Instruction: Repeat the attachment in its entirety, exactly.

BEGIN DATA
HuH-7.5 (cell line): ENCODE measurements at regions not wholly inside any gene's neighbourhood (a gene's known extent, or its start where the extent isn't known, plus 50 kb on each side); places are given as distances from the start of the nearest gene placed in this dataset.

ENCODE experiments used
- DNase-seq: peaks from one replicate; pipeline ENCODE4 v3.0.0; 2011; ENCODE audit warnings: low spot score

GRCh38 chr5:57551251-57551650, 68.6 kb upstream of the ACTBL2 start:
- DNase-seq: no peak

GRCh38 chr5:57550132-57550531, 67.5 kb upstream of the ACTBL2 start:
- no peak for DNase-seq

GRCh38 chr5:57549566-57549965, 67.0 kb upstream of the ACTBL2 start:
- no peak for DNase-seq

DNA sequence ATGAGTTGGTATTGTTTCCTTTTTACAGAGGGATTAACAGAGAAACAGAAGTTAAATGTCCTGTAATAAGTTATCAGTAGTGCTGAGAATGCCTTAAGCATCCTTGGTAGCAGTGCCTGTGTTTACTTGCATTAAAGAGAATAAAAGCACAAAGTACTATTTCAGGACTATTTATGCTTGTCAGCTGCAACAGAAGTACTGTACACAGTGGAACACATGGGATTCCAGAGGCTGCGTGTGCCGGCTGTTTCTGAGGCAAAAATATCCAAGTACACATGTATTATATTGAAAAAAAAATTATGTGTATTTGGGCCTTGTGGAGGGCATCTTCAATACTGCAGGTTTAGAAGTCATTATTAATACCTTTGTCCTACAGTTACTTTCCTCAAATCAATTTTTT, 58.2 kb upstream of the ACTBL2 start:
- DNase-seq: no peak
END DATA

HuH-7.5 (cell line): ENCODE measurements at regions not wholly inside any gene's neighbourhood (a gene's known extent, or its start where the extent isn't known, plus 50 kb on each side); places are given as distances from the start of the nearest gene placed in this dataset.

ENCODE experiments used
- DNase-seq: peaks from one replicate; pipeline ENCODE4 v3.0.0; 2011; ENCODE audit warnings: low spot score

GRCh38 chr5:57551251-57551650, 68.6 kb upstream of the ACTBL2 start:
- DNase-seq: no peak

GRCh38 chr5:57550132-57550531, 67.5 kb upstream of the ACTBL2 start:
- no peak for DNase-seq

GRCh38 chr5:57549566-57549965, 67.0 kb upstream of the ACTBL2 start:
- no peak for DNase-seq

DNA sequence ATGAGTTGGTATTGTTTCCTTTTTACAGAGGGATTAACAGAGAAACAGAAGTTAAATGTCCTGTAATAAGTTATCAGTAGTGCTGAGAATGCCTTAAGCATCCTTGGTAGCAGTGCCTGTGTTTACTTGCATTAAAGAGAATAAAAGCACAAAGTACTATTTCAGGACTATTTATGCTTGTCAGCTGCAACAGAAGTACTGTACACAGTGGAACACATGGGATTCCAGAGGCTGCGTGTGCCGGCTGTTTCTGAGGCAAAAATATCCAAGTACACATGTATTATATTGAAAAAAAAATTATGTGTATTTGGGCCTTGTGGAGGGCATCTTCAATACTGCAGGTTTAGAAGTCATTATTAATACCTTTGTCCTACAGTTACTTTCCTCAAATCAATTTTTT, 58.2 kb upstream of the ACTBL2 start:
- DNase-seq: no peak